AL Dept. of Public Safety: More lives could be saved if people buckle up | News
Preliminary data from crashes investigated by Alabama State Troopers indicates 59 percent of all traffic fatalities in 2012 were not wearing seat belts the time of their deaths state officials announced today.
For 2012, 514 people died in crashes investigated by troopers on Alabama’s rural, state, U.S. and interstate highways. Of those, 424 were in vehicles where seat belts were available, and 251 were not wearing seat belts. Crash data from crashes investigated by local law enforcement won’t be compiled until later this year, so the total number of fatalities, including the percentage not wearing seat belts is expected the climb even higher.
According to preliminary traffic crash data, there were 36 people killed in vehicle crashes investigated by state troopers in Alabama in January of 2013. Of that number, 29 were in vehicles where seat belts were available, available, and 17 victims were not wearing seat belts, state officials announced today.
A year-end review of 2012 crash data shows that 59 percent of people killed in vehicle crashes were not restrained, and the annual average of fatality victims not wearing seat belts during the past five years is an alarming 60 percent.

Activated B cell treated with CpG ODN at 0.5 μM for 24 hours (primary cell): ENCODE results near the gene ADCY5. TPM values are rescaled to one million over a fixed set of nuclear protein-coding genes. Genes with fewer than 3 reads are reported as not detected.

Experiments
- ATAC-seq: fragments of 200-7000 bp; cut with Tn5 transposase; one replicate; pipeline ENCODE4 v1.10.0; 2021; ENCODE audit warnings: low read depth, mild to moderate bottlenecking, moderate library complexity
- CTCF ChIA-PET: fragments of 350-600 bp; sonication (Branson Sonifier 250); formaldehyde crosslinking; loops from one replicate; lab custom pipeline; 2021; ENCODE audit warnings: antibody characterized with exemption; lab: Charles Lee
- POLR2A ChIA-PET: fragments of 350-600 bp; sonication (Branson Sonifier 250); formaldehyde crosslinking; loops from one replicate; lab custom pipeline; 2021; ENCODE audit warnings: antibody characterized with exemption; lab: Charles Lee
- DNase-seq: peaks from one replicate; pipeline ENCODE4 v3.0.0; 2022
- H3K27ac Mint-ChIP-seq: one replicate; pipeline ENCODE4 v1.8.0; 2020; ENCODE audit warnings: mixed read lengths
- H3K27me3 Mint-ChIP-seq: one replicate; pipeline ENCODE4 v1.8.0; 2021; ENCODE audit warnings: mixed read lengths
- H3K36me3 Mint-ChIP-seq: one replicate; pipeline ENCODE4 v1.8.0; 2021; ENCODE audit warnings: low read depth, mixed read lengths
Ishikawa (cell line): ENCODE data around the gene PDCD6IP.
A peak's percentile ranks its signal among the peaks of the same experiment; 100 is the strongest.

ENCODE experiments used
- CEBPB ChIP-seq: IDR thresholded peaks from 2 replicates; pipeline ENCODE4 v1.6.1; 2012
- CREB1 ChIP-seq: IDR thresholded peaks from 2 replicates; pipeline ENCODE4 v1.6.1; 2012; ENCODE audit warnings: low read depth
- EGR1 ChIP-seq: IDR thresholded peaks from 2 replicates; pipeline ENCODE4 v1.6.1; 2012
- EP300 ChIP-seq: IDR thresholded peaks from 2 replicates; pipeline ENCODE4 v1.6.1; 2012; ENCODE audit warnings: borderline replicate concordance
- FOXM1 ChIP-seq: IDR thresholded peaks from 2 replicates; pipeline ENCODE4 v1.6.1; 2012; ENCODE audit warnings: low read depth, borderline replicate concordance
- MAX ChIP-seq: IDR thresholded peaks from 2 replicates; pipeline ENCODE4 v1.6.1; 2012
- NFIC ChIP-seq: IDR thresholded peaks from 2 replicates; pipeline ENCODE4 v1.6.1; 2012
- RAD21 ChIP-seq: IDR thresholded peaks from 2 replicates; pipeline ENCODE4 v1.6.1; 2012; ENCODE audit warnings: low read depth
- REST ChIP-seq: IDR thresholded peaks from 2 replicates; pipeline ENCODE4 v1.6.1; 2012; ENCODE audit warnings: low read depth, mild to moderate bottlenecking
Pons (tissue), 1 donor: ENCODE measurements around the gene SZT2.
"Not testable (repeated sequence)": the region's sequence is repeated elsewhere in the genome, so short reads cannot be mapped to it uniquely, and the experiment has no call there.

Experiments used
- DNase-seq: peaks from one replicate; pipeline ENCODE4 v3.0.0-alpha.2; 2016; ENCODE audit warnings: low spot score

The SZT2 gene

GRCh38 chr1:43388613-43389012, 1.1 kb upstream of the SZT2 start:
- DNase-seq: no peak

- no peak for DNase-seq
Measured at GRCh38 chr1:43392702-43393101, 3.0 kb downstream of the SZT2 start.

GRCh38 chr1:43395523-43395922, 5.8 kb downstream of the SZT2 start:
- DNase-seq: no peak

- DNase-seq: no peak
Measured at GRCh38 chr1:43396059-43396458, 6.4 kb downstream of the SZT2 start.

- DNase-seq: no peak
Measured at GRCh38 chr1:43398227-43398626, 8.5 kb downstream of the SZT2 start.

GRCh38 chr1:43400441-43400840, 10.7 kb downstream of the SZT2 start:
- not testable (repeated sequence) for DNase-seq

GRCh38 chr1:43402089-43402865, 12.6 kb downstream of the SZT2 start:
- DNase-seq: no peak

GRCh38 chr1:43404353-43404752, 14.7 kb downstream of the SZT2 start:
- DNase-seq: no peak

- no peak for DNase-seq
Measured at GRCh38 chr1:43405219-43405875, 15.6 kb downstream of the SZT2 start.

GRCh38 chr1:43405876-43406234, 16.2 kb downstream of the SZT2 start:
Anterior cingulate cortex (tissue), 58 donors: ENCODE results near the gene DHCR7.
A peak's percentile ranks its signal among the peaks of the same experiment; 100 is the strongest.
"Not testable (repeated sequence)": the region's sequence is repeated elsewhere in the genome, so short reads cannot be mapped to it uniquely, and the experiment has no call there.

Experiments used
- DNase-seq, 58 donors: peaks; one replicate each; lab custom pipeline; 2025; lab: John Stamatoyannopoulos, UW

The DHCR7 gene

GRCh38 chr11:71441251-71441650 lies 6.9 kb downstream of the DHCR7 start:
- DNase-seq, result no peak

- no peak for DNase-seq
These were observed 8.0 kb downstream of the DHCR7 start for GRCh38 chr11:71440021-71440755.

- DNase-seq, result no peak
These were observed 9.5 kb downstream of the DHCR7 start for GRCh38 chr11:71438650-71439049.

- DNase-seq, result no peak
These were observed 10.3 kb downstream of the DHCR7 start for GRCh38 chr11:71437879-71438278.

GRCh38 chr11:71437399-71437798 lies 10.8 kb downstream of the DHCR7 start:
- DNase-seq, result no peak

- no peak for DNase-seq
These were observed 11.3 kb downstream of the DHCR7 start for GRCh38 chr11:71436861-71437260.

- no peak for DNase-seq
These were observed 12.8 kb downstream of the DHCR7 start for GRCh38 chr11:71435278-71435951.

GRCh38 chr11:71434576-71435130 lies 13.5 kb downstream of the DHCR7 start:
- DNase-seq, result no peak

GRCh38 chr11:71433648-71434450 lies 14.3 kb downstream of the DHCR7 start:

Transportation Director John Cooper said those percentages pose a serious concern to the traffic safety community, and that’s one reason the Alabama Department of Transportation (ALDOT) and the Alabama Department of Public Safety (DPS) have made a commitment to create more public awareness about the importance of seat belt use.
“Too many people continue to die in crashes because they are not wearing seat belts,” said Cooper. “It’s a proven fact that buckling up every time we get behind the wheel or ride as a passenger helps save lives. Buckling up in the front seat as well as the back seat can help improve your chances of surviving a crash.”
Col. Hugh B. McCall, Public Safety’s director and the state’s highest-ranking trooper, said, “In Alabama, the use of seat belts and child restraints is the law – not a suggestion. To reduce the risk of injury or death in a traffic crash, we encourage motorists to buckle up no matter how short the trip.”
Alabama law requires front seat passengers and children between the ages of 6 and 15 to wear seat belts, McCall said. Additionally, children younger than age 6 must be properly restrained in a federal motor vehicle safety standards-approved child safety seat.
DPS and ALDOT will jointly release to the public each month the number of unrestrained fatalities in crashes investigated by troopers in an effort to improve seatbelt use and decrease deaths on Alabama highways.
For additional information, visit www.dot.state.al.us.
Source: Alabama Department of Transportation